Earlier computers had their instructions hardwired into their physical design or held externally on punched paper tape or cards. Reprogramming them to do a different task entailed internal rewiring or altering the physical storage media. The Baby marked a new computing era, described by some as the “birth of software,” in which swapping programs was far simpler—requiring only an update to the electronic memory. Both instructions and data were held in the Baby’s memory and the contents could be altered automatically at electronic speeds during the course of computation.
Developed at Manchester University by “Freddie” Williams, Tom Kilburn and Geoff Tootill, in size the Baby was anything but: more than 5m long and weighing a tonne (PDF). Its moniker was due to its role as a testbed for the experimental Williams-Kilburn tube, a means of storing binary digits (“bits”) using a cathode ray tube. This was a big deal because up until this point, computers had no cost-effective means of storing and flexibly accessing information in electronic form.
In technical terms, the Williams-Kilburn tube was the earliest form of random access memory, or RAM. The Baby’s memory consisted of one of these tubes, able to store up to 1,024 bits—equivalent to just 128 bytes. In contrast, the average computer today has RAM in multiples of gigabytes, more than a billion times bigger.
The Baby was only ever intended to be a proof-of-concept rather than to serve as a useful calculation tool. So once it had shown the new memory was reliable, attention shifted to building a more powerful and practical machine using the same concepts. This resulted in the Manchester Mark 1, which in turn was the model for the Ferranti Mark 1, the world’s first computer to be sold commercially, in February 1951.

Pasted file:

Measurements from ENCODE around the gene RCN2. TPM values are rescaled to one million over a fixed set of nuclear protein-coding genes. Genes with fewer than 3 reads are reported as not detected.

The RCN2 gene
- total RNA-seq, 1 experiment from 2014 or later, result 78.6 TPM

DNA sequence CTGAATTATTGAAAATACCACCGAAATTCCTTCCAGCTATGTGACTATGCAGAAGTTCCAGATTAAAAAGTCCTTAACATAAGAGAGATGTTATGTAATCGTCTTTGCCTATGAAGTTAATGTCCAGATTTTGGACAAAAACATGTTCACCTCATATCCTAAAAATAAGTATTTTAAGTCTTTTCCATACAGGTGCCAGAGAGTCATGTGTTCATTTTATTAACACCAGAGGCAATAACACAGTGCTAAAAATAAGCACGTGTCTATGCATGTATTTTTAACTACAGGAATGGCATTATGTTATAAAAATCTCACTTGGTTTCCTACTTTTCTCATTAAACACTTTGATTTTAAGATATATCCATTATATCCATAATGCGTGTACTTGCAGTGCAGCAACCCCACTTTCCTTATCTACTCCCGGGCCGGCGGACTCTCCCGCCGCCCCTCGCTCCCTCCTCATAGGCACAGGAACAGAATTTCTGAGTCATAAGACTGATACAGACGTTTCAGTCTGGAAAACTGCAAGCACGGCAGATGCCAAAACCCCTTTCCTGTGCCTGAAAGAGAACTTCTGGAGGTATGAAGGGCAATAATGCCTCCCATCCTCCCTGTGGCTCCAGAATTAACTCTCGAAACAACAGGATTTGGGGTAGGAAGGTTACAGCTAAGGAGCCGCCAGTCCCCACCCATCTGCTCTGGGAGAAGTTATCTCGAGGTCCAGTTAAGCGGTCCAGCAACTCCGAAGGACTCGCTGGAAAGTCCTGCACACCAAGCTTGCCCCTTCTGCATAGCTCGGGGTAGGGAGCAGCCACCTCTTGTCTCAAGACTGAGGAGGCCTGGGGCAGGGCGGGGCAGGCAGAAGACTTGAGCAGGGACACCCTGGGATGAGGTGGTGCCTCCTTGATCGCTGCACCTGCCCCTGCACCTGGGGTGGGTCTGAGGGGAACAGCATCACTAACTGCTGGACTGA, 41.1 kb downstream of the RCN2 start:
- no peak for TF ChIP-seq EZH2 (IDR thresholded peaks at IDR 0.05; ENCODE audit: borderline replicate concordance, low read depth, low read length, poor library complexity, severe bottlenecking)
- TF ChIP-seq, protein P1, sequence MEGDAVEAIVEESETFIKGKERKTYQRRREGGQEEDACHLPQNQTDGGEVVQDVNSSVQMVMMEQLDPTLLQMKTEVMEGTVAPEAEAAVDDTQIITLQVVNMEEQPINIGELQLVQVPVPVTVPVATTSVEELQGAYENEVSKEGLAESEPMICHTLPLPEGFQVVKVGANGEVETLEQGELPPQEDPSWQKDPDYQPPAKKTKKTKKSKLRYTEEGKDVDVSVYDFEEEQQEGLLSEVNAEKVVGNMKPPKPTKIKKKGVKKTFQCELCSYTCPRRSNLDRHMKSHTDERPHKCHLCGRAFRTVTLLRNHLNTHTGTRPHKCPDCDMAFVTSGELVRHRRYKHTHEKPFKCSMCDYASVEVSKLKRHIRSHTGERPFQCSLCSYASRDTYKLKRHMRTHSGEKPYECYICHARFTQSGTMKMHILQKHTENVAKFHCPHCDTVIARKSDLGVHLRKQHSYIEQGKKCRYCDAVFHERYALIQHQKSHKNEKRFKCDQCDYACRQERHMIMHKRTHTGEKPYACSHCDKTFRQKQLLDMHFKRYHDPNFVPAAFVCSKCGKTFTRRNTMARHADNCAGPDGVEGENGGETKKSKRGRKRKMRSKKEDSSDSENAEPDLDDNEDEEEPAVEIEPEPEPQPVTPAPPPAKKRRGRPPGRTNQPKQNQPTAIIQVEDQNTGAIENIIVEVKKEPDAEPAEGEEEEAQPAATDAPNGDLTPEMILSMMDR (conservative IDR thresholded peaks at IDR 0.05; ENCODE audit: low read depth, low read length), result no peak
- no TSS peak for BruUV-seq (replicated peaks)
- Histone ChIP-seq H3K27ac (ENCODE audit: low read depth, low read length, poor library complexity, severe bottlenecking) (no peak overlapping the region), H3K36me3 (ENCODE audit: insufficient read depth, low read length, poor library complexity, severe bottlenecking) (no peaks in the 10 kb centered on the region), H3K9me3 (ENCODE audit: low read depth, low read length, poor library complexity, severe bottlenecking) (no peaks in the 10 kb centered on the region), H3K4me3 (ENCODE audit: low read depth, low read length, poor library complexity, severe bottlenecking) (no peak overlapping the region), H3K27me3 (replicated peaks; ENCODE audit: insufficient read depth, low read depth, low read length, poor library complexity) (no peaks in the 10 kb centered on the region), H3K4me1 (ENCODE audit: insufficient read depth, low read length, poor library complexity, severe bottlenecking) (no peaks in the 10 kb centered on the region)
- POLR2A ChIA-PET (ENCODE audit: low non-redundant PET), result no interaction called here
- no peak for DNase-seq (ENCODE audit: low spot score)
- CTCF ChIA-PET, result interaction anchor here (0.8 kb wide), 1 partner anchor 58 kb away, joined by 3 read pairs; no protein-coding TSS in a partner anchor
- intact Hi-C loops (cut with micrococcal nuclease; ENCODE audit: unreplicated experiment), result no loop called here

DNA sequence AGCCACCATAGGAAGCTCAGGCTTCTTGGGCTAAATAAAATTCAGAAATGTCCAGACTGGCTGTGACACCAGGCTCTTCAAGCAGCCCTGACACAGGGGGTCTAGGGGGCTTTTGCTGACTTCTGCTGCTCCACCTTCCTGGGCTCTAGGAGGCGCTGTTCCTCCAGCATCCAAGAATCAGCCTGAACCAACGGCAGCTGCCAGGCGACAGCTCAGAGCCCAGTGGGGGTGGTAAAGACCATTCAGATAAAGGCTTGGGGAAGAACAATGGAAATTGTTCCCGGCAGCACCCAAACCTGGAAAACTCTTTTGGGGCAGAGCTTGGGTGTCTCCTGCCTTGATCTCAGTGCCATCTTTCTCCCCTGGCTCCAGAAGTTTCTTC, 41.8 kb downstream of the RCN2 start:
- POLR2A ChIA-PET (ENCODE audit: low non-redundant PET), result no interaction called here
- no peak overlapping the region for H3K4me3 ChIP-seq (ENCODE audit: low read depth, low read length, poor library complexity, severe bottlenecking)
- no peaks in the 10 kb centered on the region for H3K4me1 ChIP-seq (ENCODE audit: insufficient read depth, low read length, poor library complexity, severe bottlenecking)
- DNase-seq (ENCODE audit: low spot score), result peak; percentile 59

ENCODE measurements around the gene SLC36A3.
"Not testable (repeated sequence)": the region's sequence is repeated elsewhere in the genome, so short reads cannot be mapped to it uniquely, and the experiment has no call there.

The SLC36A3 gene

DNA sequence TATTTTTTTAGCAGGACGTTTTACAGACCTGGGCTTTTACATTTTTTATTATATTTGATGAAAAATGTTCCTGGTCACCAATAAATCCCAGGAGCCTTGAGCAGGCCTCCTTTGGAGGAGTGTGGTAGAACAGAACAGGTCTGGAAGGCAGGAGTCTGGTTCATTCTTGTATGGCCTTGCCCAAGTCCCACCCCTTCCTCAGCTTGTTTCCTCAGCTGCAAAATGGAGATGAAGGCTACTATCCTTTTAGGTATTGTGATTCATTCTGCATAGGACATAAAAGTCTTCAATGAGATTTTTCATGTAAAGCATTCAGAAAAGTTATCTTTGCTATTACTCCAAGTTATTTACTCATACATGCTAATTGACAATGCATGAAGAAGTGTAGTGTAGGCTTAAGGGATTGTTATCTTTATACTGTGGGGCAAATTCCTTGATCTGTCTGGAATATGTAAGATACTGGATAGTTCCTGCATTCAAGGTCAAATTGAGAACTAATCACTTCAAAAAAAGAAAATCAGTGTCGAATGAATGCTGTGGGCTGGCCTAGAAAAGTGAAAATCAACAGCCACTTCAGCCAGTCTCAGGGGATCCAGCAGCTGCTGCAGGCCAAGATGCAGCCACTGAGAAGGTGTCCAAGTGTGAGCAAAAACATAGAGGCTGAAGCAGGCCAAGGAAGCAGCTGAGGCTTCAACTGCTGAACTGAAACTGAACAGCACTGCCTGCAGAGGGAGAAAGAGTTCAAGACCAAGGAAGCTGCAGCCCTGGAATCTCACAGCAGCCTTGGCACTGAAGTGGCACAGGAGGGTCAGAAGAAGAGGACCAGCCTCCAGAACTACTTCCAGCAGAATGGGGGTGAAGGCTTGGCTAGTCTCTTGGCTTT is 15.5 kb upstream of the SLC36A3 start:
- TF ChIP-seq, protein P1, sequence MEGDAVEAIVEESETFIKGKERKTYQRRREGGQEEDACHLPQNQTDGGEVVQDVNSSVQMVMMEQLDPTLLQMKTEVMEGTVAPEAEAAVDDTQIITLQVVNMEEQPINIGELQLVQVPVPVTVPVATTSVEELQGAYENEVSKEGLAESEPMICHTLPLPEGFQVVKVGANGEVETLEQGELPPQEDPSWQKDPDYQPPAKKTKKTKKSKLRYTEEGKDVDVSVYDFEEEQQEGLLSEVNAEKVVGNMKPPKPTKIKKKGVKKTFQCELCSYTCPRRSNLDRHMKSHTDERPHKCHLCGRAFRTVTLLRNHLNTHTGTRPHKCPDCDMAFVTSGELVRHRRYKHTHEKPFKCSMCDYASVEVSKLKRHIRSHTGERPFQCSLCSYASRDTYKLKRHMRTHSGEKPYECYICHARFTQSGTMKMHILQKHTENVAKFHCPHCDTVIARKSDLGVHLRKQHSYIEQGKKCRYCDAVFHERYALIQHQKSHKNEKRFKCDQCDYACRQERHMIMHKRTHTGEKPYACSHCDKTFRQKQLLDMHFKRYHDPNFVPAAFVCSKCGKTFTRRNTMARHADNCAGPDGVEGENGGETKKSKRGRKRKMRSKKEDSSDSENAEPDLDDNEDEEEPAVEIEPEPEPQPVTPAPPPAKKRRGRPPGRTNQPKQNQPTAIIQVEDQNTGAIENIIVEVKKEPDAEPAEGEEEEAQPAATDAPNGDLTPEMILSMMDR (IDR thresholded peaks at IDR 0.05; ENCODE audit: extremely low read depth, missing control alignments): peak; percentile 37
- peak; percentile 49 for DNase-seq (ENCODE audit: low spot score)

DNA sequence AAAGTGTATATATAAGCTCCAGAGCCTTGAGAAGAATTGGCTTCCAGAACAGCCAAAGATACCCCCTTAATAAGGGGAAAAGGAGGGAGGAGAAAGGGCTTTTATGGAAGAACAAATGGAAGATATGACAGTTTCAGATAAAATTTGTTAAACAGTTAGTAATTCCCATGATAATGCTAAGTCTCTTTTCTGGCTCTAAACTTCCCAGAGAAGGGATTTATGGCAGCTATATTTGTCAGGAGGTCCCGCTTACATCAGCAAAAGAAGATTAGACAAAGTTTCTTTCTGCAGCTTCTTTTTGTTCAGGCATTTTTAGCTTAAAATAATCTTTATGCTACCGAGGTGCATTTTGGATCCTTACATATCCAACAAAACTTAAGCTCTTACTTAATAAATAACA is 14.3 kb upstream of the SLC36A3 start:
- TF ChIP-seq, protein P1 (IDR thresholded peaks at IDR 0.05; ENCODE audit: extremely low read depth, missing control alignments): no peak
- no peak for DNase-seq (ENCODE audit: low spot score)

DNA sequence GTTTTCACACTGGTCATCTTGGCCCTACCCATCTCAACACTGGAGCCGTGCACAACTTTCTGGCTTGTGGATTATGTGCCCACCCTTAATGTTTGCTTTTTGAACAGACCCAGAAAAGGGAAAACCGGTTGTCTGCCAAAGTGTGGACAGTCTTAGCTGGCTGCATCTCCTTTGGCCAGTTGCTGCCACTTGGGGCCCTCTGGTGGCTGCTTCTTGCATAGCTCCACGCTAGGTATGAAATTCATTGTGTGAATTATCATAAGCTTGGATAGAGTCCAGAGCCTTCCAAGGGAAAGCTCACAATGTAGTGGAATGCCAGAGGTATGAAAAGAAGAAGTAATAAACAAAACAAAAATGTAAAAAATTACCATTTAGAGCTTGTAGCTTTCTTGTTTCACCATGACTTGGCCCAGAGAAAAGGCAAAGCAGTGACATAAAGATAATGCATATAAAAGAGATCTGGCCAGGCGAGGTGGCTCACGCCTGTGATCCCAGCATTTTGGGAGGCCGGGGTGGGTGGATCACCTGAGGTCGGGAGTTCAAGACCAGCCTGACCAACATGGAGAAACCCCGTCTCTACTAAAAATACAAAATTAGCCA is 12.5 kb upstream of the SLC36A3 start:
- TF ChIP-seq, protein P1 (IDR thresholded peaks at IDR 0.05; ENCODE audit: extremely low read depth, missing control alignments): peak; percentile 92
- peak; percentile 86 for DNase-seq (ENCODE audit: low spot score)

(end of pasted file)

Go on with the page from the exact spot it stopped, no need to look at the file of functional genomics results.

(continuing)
While today nothing remains of the original Baby, a working replica is on display at the Museum of Science and Industry (MOSI) in Manchester. It’s well worth a visit to reflect on just how far computing has come.
Posted by Lynette Webb, Senior Manager, External Relations
Category: Google | Jun 20, 2013
Michael Edlavitch was a middle school math teacher in Minnesota when he started a website with free math games to engage his students. With free online tools, a passion for math and an initial investment of just $10 to register his domain, www.hoodamath.com was born. Eventually Michael’s website became popular with more than just his students. So Michael gave Google AdSense a try as a way to earn money by placing ads next to his content. As word spread and traffic grew, the revenue generated from his site allowed Michael to devote himself full time to Hooda Math. Today, www.hoodamath.com has more than 350 educational games and has had more than 100 million unique visitors to the site. Beyond building a business for himself, Michael is helping students everywhere learn math while having fun.
Over in New York, Roberto Gil designs and builds children’s furniture—loft beds, bunk beds and entire custom rooms. Casa Kids’ furniture is custom designed for the family to grow along with the child. Roberto works out of his Brooklyn workshop and doesn’t sell to large furniture stores, which means the Casa Kids website is an essential tool for him to connect with potential customers. To grow even further, Roberto began using AdWords in 2010. In the first few months traffic to his site went up 30 percent. Today, two-thirds of his new customers come from Google. Meet Roberto and learn more about how he’s making the web work for Casa Kids:
These are just two examples of how the web is working for American businesses. According to a McKinsey study, small businesses that make use of the web are growing twice as fast as those that aren’t on the web. That’s because the web is where we go for information and inspiration—from math games to practice over the summer to someone to design and build that perfect bunk bed for your kids. Ninety-seven percent of American Internet users look online for local products and services. Whether we’re on our smartphones, tablets or computers, the web helps us find what we’re looking for.